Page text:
Packing for 4 for any length of time can be quite an event. While I am quite practiced at it and each child has a bag and they even help me gather the necessary items, I have found the best approach to be to pack on a grid: types of clothes in a line for each kid.
And while I check and double check, invariably someone arrives without a swimsuit, underwear or seasonally appropriate shirts. I’ve accepted it as my lot in life .
So when I dug through 3 baskets full of clean clothes and couldn’t find a single pair of shorts for Baby M, frustration arose. Digging, digging. Aha! Yes. When he ends up without pants, it will be a surprise, not because nothing is clean.
Then I realized they weren’t his shorts. They belong to the (nearly) 3-year-old daughter.
I’ve realized that these shorts were, well, short. Most of them are. Frustratingly so. Both of my girls have more than a pair of shorts that don’t pass the fingertip rule.
My problem is a little bit the lack of modest options for my 3 – THREE – year old. But the other problem is the double standard. The clothes makers are cutting the same pattern for my 3-year-old girl as my 6-9 month old son. (In actuality, he’s a year old, but apparently quite the scrawny guy.)
The shorts I folded for my oldest boy when he was 3 were distinctly bigger than his infant sister’s. Why is this not the case for the girls in comparison to the infant brother?
Part of the solution is me – and you – the consumer. We buy it and therefore it continues. It’s a known economic fact that companies rarely continue product lines that sit on the shelf year after year. So solution #1 is to stop buying short shorts.
This incident is the tip of the iceberg when it comes to my internal struggle to talk about bodies and sexuality and standards, especially with my girls. (Note: I’m quite careful that the boys hear the same message, but they generally have to think very little about what they wear.) How do we explain differences, some that are anatomical and some that are socially-driven? Why do we expect certain things from boys and girls? Quite clearly, we’re different, only one of the genders can carry a baby on the inside. But how does that translate into how we look at our bodies and then dress them?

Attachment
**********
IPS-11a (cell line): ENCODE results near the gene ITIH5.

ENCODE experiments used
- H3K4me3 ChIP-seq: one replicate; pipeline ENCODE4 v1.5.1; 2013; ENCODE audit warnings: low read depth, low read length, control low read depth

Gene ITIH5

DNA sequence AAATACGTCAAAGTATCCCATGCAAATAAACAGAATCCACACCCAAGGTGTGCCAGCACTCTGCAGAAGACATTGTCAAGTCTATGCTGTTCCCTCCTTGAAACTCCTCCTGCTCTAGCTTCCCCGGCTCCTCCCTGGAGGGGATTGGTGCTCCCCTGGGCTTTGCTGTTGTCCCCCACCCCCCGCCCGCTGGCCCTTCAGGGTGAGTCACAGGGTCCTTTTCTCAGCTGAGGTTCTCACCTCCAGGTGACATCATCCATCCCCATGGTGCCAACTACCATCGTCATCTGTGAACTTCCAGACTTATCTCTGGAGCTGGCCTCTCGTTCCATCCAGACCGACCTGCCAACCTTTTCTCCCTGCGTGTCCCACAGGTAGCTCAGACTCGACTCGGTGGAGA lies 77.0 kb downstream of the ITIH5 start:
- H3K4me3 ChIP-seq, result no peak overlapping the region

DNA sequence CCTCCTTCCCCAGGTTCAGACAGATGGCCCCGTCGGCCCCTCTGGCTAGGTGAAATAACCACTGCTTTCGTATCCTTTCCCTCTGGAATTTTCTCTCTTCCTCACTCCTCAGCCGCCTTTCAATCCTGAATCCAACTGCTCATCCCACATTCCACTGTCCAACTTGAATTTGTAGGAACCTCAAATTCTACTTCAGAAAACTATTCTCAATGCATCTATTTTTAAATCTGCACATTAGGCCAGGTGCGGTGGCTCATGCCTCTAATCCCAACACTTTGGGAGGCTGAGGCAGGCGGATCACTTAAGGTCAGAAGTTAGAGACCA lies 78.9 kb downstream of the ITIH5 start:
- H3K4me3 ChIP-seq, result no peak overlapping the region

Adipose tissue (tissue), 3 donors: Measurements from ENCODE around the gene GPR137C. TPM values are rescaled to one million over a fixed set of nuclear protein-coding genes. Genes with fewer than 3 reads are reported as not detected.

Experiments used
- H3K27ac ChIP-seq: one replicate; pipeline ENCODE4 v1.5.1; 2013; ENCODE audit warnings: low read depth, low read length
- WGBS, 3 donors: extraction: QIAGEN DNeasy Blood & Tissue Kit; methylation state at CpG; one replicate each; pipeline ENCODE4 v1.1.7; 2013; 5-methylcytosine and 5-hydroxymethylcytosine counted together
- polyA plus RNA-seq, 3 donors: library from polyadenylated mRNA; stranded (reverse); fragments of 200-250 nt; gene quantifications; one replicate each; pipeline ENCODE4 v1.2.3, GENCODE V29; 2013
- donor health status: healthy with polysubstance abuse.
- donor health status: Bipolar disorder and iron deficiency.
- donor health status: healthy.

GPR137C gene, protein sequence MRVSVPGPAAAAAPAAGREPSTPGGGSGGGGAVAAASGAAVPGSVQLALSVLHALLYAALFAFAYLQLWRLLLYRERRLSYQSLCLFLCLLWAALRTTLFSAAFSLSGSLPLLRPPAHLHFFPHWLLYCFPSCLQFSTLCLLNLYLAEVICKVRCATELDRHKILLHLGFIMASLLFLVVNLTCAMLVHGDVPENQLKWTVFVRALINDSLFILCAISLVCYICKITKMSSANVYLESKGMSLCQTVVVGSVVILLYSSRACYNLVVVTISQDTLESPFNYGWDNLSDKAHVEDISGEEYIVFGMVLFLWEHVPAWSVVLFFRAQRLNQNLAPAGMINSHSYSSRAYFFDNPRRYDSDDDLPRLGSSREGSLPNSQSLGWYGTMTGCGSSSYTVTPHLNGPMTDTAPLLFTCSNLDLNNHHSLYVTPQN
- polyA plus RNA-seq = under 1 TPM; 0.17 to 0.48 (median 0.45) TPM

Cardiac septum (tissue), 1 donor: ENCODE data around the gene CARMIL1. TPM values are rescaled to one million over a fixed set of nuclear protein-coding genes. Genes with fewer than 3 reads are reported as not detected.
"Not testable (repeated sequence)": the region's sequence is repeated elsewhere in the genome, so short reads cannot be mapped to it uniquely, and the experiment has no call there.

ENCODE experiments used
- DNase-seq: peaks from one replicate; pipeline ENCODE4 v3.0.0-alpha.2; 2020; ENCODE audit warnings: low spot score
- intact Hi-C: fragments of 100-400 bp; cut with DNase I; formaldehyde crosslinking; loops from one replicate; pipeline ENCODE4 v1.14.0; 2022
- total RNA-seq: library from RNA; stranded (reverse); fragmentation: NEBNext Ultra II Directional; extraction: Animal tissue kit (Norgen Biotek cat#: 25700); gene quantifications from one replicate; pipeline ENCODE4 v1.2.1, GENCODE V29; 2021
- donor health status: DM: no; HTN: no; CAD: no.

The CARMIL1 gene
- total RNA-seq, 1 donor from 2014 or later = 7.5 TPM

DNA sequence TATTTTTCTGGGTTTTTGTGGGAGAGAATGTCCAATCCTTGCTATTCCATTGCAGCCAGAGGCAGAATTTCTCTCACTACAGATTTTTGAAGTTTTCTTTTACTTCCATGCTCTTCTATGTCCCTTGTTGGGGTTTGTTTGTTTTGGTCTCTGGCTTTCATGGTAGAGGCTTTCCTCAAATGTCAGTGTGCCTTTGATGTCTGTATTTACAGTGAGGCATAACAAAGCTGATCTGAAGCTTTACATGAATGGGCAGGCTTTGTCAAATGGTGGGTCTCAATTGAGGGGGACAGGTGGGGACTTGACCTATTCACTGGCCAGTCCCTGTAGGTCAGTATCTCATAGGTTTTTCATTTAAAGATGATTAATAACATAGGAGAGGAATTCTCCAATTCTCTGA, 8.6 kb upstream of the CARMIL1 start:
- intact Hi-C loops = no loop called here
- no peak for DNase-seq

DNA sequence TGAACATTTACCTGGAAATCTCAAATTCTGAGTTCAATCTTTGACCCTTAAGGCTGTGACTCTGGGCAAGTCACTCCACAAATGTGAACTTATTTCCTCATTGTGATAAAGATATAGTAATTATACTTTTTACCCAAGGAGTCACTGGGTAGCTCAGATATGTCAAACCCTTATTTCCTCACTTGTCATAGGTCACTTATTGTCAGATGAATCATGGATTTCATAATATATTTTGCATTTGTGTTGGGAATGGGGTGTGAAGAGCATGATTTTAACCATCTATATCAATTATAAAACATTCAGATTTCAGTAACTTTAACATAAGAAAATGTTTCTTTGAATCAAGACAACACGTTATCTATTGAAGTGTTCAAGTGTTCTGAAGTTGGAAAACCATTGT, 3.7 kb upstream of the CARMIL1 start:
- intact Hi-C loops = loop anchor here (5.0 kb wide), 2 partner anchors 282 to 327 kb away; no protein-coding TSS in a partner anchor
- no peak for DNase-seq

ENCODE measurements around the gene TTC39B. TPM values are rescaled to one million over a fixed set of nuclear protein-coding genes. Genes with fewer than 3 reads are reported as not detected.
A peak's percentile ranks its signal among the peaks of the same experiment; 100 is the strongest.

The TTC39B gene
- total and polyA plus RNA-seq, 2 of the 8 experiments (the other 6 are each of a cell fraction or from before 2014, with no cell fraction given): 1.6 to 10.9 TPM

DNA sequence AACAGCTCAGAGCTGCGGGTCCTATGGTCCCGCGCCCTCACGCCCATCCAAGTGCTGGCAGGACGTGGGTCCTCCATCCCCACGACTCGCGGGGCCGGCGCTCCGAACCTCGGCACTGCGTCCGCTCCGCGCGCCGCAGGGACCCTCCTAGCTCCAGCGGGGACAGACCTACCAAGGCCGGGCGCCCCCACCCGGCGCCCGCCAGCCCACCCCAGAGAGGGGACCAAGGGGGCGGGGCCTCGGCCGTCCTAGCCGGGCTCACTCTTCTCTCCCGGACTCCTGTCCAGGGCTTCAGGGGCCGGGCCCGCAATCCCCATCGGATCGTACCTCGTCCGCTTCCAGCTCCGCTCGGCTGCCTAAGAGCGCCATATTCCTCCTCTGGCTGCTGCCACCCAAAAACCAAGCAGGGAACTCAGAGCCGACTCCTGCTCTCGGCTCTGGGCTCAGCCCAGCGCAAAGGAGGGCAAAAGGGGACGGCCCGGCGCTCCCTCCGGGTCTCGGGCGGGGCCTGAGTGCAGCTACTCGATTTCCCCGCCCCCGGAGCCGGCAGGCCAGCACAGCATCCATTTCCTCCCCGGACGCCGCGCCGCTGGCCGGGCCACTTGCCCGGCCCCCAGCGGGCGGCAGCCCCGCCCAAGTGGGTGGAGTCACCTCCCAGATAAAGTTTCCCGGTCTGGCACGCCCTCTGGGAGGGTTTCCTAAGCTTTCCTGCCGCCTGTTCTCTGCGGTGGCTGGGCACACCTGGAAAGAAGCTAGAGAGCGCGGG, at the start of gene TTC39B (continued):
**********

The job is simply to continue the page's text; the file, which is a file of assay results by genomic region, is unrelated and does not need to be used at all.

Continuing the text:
This morning H Boy asked if he could go to swimming lessons in just his trunks, without his sun shirt, and I agreed. So, of course, Miss M asked if she could go bottoms-only. I told her no and, as expected, she wanted to know why. It didn’t make sense in her head: boys boobies and girls boobies at this point look pretty much the same. Why is one person’s expected to be covered? (My response was that I wasn’t sure, but I thought it was related to girls being able to feed babies with their boobies. Which is not helpful because I think it’s completely appropriate to feed babies in plain view. I’m discrete when I nurse, but your discomfort with my breast is not a reflection of me or my hungry child, it’s an indication of your view of breasts.)
Teaching modesty is a struggle for me right now. I don’t believe short shorts are advantageous to anyone in our society and while I want my girls (and boys) to be free to express themselves through their fashion, I’m not sure short shorts express anything noble except to say “ASS”. Honestly. What else do short shorts say? Am I missing something? I don’t believe the girls choose the short shorts because they advertise their sexuality, but I do believe they wear them because they’re available. It’s what they know.
Oh, dear reader, we’re in for a journey on this one. Stay tuned.